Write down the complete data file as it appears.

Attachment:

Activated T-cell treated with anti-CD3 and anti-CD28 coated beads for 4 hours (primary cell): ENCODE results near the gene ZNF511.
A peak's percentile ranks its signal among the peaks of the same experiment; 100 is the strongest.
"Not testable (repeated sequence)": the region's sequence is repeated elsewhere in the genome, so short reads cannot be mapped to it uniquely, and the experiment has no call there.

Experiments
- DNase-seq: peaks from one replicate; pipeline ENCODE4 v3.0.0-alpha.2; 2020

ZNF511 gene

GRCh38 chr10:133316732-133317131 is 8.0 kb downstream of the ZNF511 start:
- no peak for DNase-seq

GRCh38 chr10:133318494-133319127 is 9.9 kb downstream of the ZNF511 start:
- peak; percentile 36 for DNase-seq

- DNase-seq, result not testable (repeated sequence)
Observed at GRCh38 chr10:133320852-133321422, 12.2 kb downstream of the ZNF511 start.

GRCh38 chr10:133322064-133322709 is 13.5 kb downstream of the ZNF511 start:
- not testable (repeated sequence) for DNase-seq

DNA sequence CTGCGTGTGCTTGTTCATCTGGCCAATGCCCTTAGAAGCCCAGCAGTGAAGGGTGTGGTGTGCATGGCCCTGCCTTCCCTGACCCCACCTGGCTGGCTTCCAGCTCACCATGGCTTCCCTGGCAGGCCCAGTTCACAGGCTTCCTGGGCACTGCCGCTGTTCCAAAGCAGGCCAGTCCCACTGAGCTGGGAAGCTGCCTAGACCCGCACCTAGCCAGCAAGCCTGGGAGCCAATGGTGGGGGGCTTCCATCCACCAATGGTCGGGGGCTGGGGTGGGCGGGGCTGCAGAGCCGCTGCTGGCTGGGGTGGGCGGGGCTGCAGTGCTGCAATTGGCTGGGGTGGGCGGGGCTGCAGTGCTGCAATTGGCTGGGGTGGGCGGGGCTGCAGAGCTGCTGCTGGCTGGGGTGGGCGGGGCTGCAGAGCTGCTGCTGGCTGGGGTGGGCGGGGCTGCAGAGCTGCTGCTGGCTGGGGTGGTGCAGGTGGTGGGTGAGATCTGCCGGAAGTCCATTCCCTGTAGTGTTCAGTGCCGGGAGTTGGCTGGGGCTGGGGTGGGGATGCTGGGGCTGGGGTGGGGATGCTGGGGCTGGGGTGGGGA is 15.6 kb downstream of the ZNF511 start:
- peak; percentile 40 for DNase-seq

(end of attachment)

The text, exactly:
Activated T-cell treated with anti-CD3 and anti-CD28 coated beads for 4 hours (primary cell): ENCODE results near the gene ZNF511.
A peak's percentile ranks its signal among the peaks of the same experiment; 100 is the strongest.
"Not testable (repeated sequence)": the region's sequence is repeated elsewhere in the genome, so short reads cannot be mapped to it uniquely, and the experiment has no call there.

Experiments
- DNase-seq: peaks from one replicate; pipeline ENCODE4 v3.0.0-alpha.2; 2020

ZNF511 gene

GRCh38 chr10:133316732-133317131 is 8.0 kb downstream of the ZNF511 start:
- no peak for DNase-seq

GRCh38 chr10:133318494-133319127 is 9.9 kb downstream of the ZNF511 start:
- peak; percentile 36 for DNase-seq

- DNase-seq, result not testable (repeated sequence)
Observed at GRCh38 chr10:133320852-133321422, 12.2 kb downstream of the ZNF511 start.

GRCh38 chr10:133322064-133322709 is 13.5 kb downstream of the ZNF511 start:
- not testable (repeated sequence) for DNase-seq

DNA sequence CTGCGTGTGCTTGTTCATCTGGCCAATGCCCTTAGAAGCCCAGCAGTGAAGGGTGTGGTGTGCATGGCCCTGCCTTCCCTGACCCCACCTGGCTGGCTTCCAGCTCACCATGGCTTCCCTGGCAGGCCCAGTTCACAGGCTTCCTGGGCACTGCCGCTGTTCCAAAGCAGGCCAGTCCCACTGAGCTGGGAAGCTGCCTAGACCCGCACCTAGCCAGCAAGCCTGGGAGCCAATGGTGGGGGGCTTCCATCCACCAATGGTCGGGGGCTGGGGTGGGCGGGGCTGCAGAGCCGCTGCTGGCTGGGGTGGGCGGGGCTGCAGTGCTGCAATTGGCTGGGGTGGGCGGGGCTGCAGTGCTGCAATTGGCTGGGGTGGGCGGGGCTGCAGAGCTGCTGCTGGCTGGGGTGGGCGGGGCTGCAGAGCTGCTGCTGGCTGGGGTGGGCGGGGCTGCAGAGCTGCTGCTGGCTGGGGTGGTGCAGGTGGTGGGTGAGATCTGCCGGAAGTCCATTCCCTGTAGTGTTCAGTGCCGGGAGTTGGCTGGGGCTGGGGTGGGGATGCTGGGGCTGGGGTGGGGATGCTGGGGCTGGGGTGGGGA is 15.6 kb downstream of the ZNF511 start:
- peak; percentile 40 for DNase-seq